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PLoS One. 2020 Jan 7;15(1):e0226718. doi: 10.1371/journal.pone.0226718. eCollection 2020.

Development and validation of a prognostic model predicting symptomatic hemorrhagic transformation in acute ischemic stroke at scale in the OHDSI network.

Author information

Biomedical Engineering School, Sun Yat-Sen University, Guangzhou, China.
The Third Affiliated Hospital of Guangzhou Medical University, Guangzhou, China.
Observational Health Data Sciences and Informatics, New York, New York, United States of America.
Janssen Research and Development, Raritan, New Jersey, United States of America.
IQVIA, Durham, North Carolina, United States of America.
Department of Biomedical Informatics, Columbia University, New York, New York, United States of America.
Department of Neurosurgery, General Hospital of Southern Theatre Command, Guangzhou, China.
Department of Medical Informatics, Erasmus University Medical Center, Rotterdam, The Netherlands.
Department of Medicine, Weill Cornell Medical College, New York, New York, United States of America.
Tufts Medical Center, Institute for Clinical Research and Health Policy Studies, Boston, Massachusetts, United States of America.
Stanford Center for Biomedical Informatics Research, Stanford, California, United States of America.
Center for Biomedical Informatics, Regenstrief Institute, Indianapolis, Indiana, United States of America.
Department of Epidemiology, Indiana University Richard M. Fairbanks School of Public Health, Indianapolis, Indiana, United States of America.
Department of Biomedical informatics, Ajou University School of Medicine, Suwon, Korea.
Department of Biomedical Engineering, Zhongshan School of Medicine, Sun Yat-Sen University, Guangzhou, China.



Hemorrhagic transformation (HT) after cerebral infarction is a complex and multifactorial phenomenon in the acute stage of ischemic stroke, and often results in a poor prognosis. Thus, identifying risk factors and making an early prediction of HT in acute cerebral infarction contributes not only to the selections of therapeutic regimen but also, more importantly, to the improvement of prognosis of acute cerebral infarction. The purpose of this study was to develop and validate a model to predict a patient's risk of HT within 30 days of initial ischemic stroke.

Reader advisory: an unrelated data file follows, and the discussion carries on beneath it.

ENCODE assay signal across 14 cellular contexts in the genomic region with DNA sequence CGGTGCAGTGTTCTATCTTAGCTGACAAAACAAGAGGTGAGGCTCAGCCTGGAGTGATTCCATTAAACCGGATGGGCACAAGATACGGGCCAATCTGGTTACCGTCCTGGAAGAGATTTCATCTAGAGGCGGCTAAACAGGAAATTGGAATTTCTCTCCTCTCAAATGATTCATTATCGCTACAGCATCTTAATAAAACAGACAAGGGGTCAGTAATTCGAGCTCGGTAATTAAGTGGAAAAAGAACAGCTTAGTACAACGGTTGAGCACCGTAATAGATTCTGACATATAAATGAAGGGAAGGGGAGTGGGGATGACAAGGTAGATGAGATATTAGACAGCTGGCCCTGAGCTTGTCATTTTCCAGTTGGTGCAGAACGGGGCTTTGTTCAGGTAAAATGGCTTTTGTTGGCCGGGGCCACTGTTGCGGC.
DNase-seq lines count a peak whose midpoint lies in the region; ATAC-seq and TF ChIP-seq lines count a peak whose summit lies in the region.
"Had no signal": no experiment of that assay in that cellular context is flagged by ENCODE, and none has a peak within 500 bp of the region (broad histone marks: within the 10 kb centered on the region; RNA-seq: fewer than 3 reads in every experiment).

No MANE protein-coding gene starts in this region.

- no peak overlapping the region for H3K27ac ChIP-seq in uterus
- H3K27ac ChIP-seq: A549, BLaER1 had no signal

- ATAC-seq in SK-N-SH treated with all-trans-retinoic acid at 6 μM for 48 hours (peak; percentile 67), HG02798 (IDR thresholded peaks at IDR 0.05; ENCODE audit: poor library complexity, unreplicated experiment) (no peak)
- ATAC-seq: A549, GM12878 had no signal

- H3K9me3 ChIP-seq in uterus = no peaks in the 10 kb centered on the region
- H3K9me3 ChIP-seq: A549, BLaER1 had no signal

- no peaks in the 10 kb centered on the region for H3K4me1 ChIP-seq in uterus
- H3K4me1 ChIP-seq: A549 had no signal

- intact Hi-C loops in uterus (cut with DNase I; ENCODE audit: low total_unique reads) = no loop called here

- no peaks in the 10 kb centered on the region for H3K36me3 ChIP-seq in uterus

We utilized a retrospective multicenter observational cohort study design to develop a Lasso Logistic Regression prediction model with a large, US Electronic Health Record dataset which structured to the Observational Medical Outcomes Partnership (OMOP) Common Data Model (CDM). To examine clinical transportability, the model was externally validated across 10 additional real-world healthcare datasets include EHR records for patients from America, Europe and Asia.


In the database the model was developed, the target population cohort contained 621,178 patients with ischemic stroke, of which 5,624 patients had HT within 30 days following initial ischemic stroke. 612 risk predictors, including the distance a patient travels in an ambulance to get to care for a HT, were identified. An area under the receiver operating characteristic curve (AUC) of 0.75 was achieved in the internal validation of the risk model. External validation was performed across 10 databases totaling 5,515,508 patients with ischemic stroke, of which 86,401 patients had HT within 30 days following initial ischemic stroke. The mean external AUC was 0.71 and ranged between 0.60-0.78.


A HT prognostic predict model was developed with Lasso Logistic Regression based on routinely collected EMR data. This model can identify patients who have a higher risk of HT than the population average with an AUC of 0.78. It shows the OMOP CDM is an appropriate data standard for EMR secondary use in clinical multicenter research for prognostic prediction model development and validation. In the future, combining this model with clinical information systems will assist clinicians to make the right therapy decision for patients with acute ischemic stroke.

Conflict of interest statement

Dr. Reps, Dr. Ryan, Ms. Voss and Dr. Rao are employees of Janssen Research and Development. This does not alter our adherence to PLOS ONE policies on sharing data and materials.

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